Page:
Little children aren’t the only ones in Yucatan who take a day off to play. For the past 4 years, the Computer Systems Engineering students at Valladolid have celebrated a recreational day of their own. Of course, now they have to pay for it with a week of workshops related to things that have names like Open Source, Python, Django, Apache, and Linux. The rest of the year, they are busy building their own servers and mastering the technology necessary to conquer the web. Congratulations to them all and we hope they enjoyed their one day of play before the workshops began.
Valladolid: 5th National Week of Health for Older Adults
Throughout this week, in the headquarters of Jurisdicción Sanitaria No. 2, citizens over the age of 60 are being screened for hypertension, arthritis, diabetes, respiratory tract infections, osteoporosis, obesity, loss of cognitive function, depression, and vaccinations. In addition, 35 junior and senior level nutrition students are consulting with the older adults concerning their diet and quality of life. These types of screenings are part of the overall preventive services provided by Mexico’s national health program. We salute them for their efforts and congratulate them on their successes.
Peto: Vendors Asked Not to Sell Fireworks to Children
Every once in a while, we see a town or village try to stop the sale of fireworks to children. They are usually successful for a while and then it is back to the same old stand (so to speak). Parents are complaining that they do not give their children money for fireworks, but find that they are using money given to them for other reasons. Following an incident in which a 7 year old lost an eye in a fireworks accident, Peto is asking vendors, once more, not to sell fireworks to minors and is asking the City Council to outlaw the use of “rockets” by individuals under the influence of alcohol. While we cannot imagine a Yucatan without fireworks (although our dogs certainly wouldn’t mind…), we do hope that communities all over the state will enact and enforce laws to protect children from this disaster waiting to happen.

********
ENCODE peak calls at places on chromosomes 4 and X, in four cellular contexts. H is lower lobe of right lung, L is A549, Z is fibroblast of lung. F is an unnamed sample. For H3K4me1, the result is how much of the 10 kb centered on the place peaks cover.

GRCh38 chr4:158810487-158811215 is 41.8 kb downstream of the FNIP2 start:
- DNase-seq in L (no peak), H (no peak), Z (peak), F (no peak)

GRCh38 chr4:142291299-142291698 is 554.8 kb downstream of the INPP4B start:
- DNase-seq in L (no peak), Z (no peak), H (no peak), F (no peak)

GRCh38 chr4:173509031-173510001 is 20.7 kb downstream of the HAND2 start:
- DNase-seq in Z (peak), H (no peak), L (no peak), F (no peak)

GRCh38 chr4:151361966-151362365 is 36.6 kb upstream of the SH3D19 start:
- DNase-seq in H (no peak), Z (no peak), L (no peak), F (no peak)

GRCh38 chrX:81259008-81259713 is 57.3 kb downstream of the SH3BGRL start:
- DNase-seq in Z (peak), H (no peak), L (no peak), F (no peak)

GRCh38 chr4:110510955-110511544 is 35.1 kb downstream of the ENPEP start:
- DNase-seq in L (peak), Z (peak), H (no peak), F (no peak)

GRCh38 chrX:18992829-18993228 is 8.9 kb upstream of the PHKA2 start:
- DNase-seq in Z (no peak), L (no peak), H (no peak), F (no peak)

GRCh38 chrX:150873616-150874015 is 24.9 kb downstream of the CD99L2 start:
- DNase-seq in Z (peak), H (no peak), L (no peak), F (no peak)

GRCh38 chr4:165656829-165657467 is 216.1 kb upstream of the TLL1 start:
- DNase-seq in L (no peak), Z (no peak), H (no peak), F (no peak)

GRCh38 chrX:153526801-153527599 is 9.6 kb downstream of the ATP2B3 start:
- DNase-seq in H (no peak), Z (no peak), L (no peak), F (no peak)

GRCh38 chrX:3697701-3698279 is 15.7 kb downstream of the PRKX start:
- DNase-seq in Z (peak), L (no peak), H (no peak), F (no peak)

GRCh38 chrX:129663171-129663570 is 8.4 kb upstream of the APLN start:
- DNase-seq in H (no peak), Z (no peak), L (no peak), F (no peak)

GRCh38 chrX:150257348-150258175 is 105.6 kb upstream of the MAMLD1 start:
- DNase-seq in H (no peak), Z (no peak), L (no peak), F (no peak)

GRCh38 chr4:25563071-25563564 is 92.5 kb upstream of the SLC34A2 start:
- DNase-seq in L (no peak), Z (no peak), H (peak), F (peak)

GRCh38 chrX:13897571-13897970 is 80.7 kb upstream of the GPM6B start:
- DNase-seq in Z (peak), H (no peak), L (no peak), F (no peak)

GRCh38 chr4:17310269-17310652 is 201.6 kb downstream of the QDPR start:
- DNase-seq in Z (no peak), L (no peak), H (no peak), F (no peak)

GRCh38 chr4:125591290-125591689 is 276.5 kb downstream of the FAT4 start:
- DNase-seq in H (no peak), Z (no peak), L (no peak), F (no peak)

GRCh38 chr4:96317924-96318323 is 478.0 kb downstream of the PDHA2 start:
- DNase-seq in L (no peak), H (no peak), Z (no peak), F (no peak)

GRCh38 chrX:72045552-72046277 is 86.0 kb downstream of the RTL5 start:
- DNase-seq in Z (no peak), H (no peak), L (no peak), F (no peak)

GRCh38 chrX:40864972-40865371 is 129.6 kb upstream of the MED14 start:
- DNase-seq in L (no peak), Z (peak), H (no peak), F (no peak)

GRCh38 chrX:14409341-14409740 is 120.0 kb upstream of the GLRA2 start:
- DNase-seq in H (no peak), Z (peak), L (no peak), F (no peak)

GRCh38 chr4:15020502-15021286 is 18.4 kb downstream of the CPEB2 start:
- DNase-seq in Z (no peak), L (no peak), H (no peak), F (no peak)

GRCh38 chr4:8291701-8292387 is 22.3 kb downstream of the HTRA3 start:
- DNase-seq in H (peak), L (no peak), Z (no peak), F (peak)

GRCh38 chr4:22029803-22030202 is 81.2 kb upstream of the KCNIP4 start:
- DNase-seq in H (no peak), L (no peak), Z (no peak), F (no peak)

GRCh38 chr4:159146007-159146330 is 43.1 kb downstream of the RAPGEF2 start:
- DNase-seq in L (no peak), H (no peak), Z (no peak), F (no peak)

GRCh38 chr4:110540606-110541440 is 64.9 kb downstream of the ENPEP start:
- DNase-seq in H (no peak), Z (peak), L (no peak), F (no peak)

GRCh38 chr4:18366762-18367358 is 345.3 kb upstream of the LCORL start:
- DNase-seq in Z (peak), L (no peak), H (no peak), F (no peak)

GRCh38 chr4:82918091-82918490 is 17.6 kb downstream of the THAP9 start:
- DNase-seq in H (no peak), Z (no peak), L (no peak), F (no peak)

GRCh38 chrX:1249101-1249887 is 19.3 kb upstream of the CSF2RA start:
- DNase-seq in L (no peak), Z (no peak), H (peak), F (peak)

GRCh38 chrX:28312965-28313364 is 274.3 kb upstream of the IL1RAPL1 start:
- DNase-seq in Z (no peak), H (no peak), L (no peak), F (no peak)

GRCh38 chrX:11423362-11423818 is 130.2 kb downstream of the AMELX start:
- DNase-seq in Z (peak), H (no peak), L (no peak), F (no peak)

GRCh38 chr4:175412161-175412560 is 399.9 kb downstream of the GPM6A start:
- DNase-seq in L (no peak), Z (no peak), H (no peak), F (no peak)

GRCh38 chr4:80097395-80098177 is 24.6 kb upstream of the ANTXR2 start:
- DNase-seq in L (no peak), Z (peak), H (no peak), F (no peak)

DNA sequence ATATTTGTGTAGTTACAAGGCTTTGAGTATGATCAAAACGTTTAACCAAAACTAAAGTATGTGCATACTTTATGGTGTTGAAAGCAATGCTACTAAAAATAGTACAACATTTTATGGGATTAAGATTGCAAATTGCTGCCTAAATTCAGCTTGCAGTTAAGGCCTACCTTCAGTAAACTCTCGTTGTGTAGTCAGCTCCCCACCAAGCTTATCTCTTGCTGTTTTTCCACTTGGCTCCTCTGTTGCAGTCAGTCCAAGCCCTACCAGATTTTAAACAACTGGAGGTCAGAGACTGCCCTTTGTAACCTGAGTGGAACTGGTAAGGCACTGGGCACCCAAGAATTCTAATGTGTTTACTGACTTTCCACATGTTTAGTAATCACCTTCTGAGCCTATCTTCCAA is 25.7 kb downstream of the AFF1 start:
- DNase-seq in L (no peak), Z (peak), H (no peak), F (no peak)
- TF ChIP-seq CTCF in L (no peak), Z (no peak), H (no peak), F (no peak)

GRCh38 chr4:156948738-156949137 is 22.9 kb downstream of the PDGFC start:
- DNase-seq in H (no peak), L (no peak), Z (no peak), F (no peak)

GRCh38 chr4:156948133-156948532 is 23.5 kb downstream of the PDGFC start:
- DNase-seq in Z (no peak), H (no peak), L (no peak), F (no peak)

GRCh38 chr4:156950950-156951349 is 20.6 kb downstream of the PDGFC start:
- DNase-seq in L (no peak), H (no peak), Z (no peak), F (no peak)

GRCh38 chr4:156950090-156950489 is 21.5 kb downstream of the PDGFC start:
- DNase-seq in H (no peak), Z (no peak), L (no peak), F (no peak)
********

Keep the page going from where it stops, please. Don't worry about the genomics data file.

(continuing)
Monday Nov. 10: Rev. Shelby is still in need of baby supplies in Tabasco. He calculates that it is costing approximately $5 USD per day to feed each flood victim. This cost is high, as you can well imagine, due to the cost of getting food to them by air and boat. This is yet another reason for donating cash, rather than heavy or bulky items that must be transported at great expense.
Tuesday Nov. 11: Rev. Shelby reports that the days are long and very difficult. They have opened another shelter in Pan Duro because it is easier to feed and take care of the people that way. Most of the houses are above water at Pan Duro, but they do not have electricity or water and the only way to get to this village of 130 people now is by boat. They are asking for another generator, as well as filters for water plants. They say the mosquitoes are horrible.
Thursday Nov. 13: Rev. Shelby reports that they came to Merida to buy food in bulk. They load it on a truck in Tenosique, then transfer it to boats in La Palma. In one village, they converted a water plant to solar power and connected it directly to the well. They still need replacement filters.
Friday Nov. 14: Rev. Shelby reports that they will spend the last of the money in their bank account on Friday – with an estimated 3 weeks left to go until the water recedes and people can get back to their homes. The volunteers are tired and “riddled with mosquito bites” but still working.
For more information about how you can help not only flood victims in Tabasco, but also children in their orphanage in Yucatan, please contact Dr. Gene Murphy. His e-mail address is genem[at]bayou[dot]com Contact Rev. Shelby at yeamissions[at]yahoo[dot]com; donations can be sent by check, credit or through Paypal on their website here.